K&L Gates ranked “Recommended” with Claude-Etienne Armingaud in e-health and connected heath.

Source: Leaders League

Practice head(s): Claude-Etienne Armingaud

Testimonials

Skilled technical lawyers with excellent industry knowledge.

Claude-Étienne Armingaud possesses excellent technical legal skills with a sensible practical commercial approach which comes through unrivalled knowledge of the sector.

Claude-Étienne Armingaud is the best at what he does, plain and simply.

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Source: Legal 500

K&L Gates ranked “Highly Recommended – Band 1” with Claude-Etienne Armingaud.

Source: Leaders League

K&L Gates ranked “Recommended” with Claude-Etienne Armingaud.

Source: Leaders League

K&L Gates ranked “Highly Recommended” with Claude-Etienne Armingaud.

Source: Leaders League

K&L Gates ranked “Highly Recommended – Band 1” with Claude-Etienne Armingaud.

Source: Leaders League

We are currently experiencing an interesting time in our economy around the future of work. In describing the future of work, there are four main aspects that come into play: (i) People will be able to work remotely and with flexible schedules; (ii) New industries and jobs will be created complementary to technology; (iii) There will be more entrepreneurship and self-employment; and (iv) Due to technology advancements, there will be fewer jobs that require humans.

Against this backdrop, the COVID-19 outbreak pointed out that these new working norms are going to become the future. In fact, more and more companies wonder whether people can work effectively and achieve a level of work-life balance in light of these new working conditions. At the same time, there is considerable research showing that diversity can be the answer to these considerations, leading to a significant performance advantage.

As law firms around the world have been forced into an unplanned experiment with remote and flexible working, the webinar will aim to explore what the new COVID-19 reality means for the workforce and how can they embrace the pandemic’s opportunities for learning and thriving in the workplace.

On 4 July 2019, the French Data Protection (CNIL) published its Guidelines on Cookies and Other Tracking Technologies (the Guidelines, available in French here). The Guidelines further detailed the nature of the interplay between the General Data Protection Regulation (GDPR) which reinforced expectations towards obtaining consent to data processing operations when such consent is required), and the ePrivacy Directive which more specifically addresses the privacy requirements on cookies and other tracking technologies. Indeed, while the ePrivacy Directive was expected to be updated through an ePrivacy Regulation (latest draft proposal available here), on or before GDPR entered into force, it remains under discussion at the European level to this day, and subject to intense lobbying by all stakeholders.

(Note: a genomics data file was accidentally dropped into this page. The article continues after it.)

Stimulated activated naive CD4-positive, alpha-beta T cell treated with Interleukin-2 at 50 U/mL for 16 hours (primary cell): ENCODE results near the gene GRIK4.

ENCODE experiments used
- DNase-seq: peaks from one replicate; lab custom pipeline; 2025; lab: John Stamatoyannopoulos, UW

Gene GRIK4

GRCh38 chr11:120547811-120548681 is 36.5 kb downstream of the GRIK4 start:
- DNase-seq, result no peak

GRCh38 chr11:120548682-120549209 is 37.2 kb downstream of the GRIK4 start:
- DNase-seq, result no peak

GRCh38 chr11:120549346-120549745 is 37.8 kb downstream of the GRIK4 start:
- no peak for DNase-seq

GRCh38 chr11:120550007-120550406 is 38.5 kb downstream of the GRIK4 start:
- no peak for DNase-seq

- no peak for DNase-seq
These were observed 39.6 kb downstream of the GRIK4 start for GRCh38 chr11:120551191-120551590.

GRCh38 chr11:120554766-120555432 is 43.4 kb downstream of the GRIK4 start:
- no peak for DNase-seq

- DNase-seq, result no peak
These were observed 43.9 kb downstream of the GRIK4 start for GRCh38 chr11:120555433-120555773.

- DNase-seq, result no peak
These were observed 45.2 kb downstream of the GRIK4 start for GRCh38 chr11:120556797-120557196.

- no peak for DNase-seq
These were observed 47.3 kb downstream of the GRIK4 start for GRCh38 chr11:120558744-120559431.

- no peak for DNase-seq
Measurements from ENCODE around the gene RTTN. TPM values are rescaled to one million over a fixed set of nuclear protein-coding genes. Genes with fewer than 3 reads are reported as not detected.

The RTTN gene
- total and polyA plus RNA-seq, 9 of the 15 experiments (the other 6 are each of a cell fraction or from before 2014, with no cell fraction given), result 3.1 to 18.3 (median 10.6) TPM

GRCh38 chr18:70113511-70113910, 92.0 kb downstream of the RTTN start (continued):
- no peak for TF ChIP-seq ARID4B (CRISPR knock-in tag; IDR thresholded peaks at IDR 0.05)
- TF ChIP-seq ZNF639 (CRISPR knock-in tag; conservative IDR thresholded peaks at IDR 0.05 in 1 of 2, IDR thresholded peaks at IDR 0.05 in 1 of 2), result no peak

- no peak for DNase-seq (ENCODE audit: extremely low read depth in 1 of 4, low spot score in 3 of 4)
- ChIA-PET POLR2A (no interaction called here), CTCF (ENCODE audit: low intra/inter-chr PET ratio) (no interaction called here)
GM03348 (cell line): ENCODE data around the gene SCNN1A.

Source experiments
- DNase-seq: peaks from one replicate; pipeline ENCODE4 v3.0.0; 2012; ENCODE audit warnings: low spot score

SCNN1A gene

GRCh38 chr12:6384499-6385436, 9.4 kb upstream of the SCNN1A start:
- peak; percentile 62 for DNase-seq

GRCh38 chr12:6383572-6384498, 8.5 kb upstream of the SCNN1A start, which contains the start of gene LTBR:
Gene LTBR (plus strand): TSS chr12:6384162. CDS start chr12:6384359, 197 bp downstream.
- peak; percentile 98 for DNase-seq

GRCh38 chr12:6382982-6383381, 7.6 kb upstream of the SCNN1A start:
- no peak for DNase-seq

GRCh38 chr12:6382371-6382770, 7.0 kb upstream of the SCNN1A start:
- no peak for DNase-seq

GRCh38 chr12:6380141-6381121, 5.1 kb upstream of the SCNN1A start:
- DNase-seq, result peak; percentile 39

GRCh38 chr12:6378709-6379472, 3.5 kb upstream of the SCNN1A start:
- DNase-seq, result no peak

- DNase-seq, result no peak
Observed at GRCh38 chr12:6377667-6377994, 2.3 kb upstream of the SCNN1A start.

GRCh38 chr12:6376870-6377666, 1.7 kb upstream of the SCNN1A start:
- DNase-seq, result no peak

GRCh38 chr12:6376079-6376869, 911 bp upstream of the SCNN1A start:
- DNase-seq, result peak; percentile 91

Further to the publication of the Guidelines, several French professional associations in the online marketing, distance selling and online media activities initiated legal action against the CNIL, before the French Administrative Supreme Court (the Conseil d’État), on the grounds that the CNIL acted above and beyond its authority in adopting the Guidelines, notably by (i) generally prohibiting “cookie walls”, (ii) recognizing a right of data subjects to refuse cookies, (iii) requiring the identification of the data controller for the cookies, (iv) mandating an exhaustive and up-to-date information of the data subjects on the cookies, regardless of their involvement in data processing operations, (v) requiring that the users’ agreement must be expressed by a separate action for each of the distinct purposes brought to their knowledge with a view to the storage of information or access to information already stored in their terminal equipment, and (vi) imposing maximum data retention periods for cookies.

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France’s top administrative court has overruled the country’s data authority regarding “cookie walls”, stating that as an agency that only offers guidelines – so-called flexible laws – the authority cannot prohibit their use.

Cookie walls prevent internet users from accessing websites unless they consent to the use of tracking cookies, which often gather data used by advertisers.

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